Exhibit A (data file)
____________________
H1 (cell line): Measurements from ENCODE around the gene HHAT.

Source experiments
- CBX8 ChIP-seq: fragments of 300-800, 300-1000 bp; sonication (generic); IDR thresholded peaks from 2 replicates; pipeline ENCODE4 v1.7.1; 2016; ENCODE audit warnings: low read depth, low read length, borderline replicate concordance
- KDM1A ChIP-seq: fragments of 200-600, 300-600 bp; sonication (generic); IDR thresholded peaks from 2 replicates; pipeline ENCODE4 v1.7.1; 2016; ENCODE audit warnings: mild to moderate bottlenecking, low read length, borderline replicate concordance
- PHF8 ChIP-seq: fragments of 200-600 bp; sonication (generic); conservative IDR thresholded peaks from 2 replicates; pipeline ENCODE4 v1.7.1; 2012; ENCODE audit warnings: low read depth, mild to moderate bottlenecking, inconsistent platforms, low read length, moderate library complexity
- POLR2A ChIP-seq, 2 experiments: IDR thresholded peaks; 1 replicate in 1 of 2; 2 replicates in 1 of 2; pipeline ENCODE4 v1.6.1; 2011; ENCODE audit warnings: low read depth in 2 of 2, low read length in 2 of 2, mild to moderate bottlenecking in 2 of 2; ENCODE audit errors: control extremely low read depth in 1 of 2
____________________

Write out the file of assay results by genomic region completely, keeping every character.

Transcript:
H1 (cell line): Measurements from ENCODE around the gene HHAT.

Source experiments
- CBX8 ChIP-seq: fragments of 300-800, 300-1000 bp; sonication (generic); IDR thresholded peaks from 2 replicates; pipeline ENCODE4 v1.7.1; 2016; ENCODE audit warnings: low read depth, low read length, borderline replicate concordance
- KDM1A ChIP-seq: fragments of 200-600, 300-600 bp; sonication (generic); IDR thresholded peaks from 2 replicates; pipeline ENCODE4 v1.7.1; 2016; ENCODE audit warnings: mild to moderate bottlenecking, low read length, borderline replicate concordance
- PHF8 ChIP-seq: fragments of 200-600 bp; sonication (generic); conservative IDR thresholded peaks from 2 replicates; pipeline ENCODE4 v1.7.1; 2012; ENCODE audit warnings: low read depth, mild to moderate bottlenecking, inconsistent platforms, low read length, moderate library complexity
- POLR2A ChIP-seq, 2 experiments: IDR thresholded peaks; 1 replicate in 1 of 2; 2 replicates in 1 of 2; pipeline ENCODE4 v1.6.1; 2011; ENCODE audit warnings: low read depth in 2 of 2, low read length in 2 of 2, mild to moderate bottlenecking in 2 of 2; ENCODE audit errors: control extremely low read depth in 1 of 2